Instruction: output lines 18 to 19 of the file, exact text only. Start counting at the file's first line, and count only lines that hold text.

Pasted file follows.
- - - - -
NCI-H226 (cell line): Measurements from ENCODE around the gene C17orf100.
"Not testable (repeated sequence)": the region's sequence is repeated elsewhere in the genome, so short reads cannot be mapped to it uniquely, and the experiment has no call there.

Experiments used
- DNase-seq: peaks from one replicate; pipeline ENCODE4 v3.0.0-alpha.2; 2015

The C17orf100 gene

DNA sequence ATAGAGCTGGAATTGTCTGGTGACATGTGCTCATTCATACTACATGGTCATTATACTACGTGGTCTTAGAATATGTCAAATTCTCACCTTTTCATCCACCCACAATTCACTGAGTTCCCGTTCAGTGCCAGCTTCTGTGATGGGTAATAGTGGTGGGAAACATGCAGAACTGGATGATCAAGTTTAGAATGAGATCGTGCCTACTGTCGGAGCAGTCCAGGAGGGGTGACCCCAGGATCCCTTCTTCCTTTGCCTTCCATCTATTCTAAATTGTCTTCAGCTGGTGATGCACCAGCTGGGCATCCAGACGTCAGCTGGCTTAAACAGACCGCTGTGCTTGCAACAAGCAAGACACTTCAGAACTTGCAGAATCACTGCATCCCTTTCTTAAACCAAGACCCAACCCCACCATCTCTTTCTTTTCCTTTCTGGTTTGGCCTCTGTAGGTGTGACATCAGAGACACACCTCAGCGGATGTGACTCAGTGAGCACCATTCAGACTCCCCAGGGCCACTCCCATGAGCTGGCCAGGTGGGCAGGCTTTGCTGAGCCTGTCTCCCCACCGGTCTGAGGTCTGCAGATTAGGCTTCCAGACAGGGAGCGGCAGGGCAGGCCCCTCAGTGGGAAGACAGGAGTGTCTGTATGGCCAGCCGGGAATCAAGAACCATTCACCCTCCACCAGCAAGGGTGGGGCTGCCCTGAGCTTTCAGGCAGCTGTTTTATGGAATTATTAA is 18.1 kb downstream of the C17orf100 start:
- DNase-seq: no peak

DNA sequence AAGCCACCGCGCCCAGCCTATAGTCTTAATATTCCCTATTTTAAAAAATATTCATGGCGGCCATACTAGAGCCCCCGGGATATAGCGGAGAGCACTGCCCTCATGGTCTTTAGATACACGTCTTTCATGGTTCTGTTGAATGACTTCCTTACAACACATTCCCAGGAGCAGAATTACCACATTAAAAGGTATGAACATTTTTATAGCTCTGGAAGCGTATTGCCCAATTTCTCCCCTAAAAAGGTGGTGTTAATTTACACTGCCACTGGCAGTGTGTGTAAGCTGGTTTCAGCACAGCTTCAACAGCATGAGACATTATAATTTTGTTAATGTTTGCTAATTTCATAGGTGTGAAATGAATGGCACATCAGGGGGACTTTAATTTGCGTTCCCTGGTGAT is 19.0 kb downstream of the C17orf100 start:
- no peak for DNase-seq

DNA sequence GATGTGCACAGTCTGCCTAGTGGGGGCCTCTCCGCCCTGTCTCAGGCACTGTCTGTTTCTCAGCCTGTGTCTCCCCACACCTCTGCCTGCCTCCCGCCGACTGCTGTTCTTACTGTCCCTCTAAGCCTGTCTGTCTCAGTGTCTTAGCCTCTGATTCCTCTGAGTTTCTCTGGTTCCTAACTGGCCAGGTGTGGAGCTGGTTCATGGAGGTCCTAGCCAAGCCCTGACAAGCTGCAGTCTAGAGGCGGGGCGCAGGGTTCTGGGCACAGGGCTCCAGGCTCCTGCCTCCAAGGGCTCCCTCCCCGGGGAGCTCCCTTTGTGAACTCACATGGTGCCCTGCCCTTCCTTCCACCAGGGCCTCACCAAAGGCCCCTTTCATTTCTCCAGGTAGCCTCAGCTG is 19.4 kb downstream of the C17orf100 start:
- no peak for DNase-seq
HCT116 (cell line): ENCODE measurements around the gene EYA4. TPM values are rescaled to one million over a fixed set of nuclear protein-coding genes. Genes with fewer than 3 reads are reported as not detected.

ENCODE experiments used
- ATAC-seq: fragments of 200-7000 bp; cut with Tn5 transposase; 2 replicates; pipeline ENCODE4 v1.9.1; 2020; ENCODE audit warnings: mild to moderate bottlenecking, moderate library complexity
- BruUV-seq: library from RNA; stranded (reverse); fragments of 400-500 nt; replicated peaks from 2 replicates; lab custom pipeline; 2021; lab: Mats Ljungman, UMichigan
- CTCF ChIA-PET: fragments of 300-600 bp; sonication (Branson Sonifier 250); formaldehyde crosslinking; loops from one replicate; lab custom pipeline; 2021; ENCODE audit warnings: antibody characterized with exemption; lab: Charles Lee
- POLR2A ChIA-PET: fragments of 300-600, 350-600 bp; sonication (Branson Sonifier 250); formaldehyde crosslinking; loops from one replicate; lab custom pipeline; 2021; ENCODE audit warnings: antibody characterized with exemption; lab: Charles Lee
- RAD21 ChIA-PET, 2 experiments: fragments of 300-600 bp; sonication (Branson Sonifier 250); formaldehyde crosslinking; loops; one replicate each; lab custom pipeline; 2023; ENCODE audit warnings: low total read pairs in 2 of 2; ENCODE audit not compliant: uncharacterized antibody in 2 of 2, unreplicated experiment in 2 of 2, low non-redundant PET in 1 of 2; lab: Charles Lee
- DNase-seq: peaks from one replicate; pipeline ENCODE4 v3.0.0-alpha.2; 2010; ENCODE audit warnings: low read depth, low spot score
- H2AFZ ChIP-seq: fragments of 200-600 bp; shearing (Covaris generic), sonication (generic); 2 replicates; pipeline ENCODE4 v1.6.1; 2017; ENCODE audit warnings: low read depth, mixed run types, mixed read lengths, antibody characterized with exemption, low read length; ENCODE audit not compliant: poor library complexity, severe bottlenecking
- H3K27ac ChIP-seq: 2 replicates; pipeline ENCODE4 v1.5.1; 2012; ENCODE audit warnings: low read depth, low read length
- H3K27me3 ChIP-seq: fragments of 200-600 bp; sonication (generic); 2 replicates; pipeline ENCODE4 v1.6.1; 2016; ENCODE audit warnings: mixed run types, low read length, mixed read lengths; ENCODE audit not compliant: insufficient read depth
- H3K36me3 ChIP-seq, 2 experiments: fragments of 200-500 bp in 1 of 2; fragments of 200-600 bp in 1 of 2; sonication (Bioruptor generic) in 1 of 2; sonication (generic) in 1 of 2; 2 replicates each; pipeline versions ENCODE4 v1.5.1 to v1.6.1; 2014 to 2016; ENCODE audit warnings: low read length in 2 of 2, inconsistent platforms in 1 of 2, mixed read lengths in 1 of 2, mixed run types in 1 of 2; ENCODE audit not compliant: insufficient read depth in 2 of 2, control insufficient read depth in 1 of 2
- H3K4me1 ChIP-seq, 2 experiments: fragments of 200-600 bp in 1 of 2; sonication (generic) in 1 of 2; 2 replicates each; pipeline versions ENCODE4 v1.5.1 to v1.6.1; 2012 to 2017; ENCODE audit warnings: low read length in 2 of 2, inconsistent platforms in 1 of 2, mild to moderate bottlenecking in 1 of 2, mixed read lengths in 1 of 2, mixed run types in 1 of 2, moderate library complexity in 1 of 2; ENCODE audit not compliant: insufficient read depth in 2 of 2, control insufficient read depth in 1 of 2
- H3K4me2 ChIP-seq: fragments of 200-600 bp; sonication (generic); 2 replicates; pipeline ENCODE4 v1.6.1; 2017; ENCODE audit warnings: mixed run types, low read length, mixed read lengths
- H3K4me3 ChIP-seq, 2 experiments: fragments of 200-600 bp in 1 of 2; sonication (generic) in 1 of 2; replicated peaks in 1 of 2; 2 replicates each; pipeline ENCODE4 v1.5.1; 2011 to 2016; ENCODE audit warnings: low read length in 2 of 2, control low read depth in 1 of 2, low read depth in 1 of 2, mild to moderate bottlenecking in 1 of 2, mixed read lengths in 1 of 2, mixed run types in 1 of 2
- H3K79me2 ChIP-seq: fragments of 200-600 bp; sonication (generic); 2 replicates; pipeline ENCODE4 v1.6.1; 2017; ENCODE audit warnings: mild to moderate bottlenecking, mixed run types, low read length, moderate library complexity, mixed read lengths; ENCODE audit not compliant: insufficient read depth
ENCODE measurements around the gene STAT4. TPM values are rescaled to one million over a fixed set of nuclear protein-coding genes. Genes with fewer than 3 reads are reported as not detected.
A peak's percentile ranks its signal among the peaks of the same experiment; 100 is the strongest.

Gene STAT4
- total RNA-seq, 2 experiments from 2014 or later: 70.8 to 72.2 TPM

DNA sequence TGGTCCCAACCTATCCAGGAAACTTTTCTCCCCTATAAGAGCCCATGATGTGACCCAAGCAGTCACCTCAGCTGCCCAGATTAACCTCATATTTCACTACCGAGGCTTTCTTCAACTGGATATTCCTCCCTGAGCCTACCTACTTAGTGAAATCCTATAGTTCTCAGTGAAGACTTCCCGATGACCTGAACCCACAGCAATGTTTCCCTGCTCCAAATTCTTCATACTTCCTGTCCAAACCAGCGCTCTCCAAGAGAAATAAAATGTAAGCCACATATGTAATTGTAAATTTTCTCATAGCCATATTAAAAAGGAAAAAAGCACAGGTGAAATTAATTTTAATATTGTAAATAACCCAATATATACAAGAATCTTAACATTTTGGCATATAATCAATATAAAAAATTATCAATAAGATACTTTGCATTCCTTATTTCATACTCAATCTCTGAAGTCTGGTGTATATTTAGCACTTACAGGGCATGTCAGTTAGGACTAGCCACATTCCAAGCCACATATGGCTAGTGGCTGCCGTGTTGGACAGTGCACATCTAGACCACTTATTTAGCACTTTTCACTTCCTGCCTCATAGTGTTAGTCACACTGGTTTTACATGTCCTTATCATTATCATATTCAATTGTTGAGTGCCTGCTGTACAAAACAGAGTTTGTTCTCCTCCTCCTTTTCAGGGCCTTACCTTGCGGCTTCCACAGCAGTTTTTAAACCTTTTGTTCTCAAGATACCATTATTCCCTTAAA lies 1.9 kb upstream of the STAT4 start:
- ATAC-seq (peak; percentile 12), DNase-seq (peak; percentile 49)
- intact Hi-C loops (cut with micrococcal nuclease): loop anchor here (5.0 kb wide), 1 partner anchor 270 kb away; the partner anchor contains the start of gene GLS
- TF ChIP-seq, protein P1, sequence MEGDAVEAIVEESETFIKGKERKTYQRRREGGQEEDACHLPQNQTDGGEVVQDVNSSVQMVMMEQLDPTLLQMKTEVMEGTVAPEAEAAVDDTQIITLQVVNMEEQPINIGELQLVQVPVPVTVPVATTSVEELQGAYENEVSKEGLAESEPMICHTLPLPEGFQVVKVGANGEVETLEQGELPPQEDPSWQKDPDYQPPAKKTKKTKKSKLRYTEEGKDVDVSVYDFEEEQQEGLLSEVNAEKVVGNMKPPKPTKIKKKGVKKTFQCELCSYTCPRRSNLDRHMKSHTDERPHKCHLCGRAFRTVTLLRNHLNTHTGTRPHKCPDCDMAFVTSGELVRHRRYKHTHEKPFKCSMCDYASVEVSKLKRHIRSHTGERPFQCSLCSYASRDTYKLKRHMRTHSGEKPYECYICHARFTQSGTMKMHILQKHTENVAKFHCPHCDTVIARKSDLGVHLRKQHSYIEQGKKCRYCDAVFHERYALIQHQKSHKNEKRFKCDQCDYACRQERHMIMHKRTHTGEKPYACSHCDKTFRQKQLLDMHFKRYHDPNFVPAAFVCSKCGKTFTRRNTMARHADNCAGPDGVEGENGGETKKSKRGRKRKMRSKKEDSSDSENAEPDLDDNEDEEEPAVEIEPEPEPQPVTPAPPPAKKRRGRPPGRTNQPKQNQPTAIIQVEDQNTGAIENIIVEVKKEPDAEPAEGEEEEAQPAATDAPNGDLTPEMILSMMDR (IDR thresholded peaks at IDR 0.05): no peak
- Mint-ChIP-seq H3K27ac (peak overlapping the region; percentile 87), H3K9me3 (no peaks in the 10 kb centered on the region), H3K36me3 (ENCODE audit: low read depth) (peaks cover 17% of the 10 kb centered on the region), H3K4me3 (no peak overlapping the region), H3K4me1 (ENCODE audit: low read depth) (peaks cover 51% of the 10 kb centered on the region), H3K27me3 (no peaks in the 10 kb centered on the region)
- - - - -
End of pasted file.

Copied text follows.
- RAD21 ChIA-PET, 2 experiments: fragments of 300-600 bp; sonication (Branson Sonifier 250); formaldehyde crosslinking; loops; one replicate each; lab custom pipeline; 2023; ENCODE audit warnings: low total read pairs in 2 of 2; ENCODE audit not compliant: uncharacterized antibody in 2 of 2, unreplicated experiment in 2 of 2, low non-redundant PET in 1 of 2; lab: Charles Lee
- DNase-seq: peaks from one replicate; pipeline ENCODE4 v3.0.0-alpha.2; 2010; ENCODE audit warnings: low read depth, low spot score